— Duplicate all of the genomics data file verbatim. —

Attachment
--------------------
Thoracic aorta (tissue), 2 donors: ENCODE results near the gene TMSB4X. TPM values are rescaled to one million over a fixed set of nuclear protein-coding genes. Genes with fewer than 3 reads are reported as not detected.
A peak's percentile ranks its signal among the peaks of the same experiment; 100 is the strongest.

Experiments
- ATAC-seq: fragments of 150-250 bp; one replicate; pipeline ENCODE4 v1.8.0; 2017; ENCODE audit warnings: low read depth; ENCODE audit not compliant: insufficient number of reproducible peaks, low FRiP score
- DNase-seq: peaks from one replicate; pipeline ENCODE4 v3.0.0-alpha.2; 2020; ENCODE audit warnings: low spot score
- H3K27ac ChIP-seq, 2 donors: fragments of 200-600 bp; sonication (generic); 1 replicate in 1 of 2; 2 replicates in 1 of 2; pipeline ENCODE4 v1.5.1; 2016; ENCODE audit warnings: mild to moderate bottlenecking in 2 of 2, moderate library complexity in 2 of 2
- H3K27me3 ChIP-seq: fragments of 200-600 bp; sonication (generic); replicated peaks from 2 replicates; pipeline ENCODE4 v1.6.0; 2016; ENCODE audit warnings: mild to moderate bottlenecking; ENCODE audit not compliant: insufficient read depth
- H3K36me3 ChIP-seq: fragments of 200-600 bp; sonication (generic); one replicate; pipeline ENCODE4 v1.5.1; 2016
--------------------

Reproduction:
Thoracic aorta (tissue), 2 donors: ENCODE results near the gene TMSB4X. TPM values are rescaled to one million over a fixed set of nuclear protein-coding genes. Genes with fewer than 3 reads are reported as not detected.
A peak's percentile ranks its signal among the peaks of the same experiment; 100 is the strongest.

Experiments
- ATAC-seq: fragments of 150-250 bp; one replicate; pipeline ENCODE4 v1.8.0; 2017; ENCODE audit warnings: low read depth; ENCODE audit not compliant: insufficient number of reproducible peaks, low FRiP score
- DNase-seq: peaks from one replicate; pipeline ENCODE4 v3.0.0-alpha.2; 2020; ENCODE audit warnings: low spot score
- H3K27ac ChIP-seq, 2 donors: fragments of 200-600 bp; sonication (generic); 1 replicate in 1 of 2; 2 replicates in 1 of 2; pipeline ENCODE4 v1.5.1; 2016; ENCODE audit warnings: mild to moderate bottlenecking in 2 of 2, moderate library complexity in 2 of 2
- H3K27me3 ChIP-seq: fragments of 200-600 bp; sonication (generic); replicated peaks from 2 replicates; pipeline ENCODE4 v1.6.0; 2016; ENCODE audit warnings: mild to moderate bottlenecking; ENCODE audit not compliant: insufficient read depth
- H3K36me3 ChIP-seq: fragments of 200-600 bp; sonication (generic); one replicate; pipeline ENCODE4 v1.5.1; 2016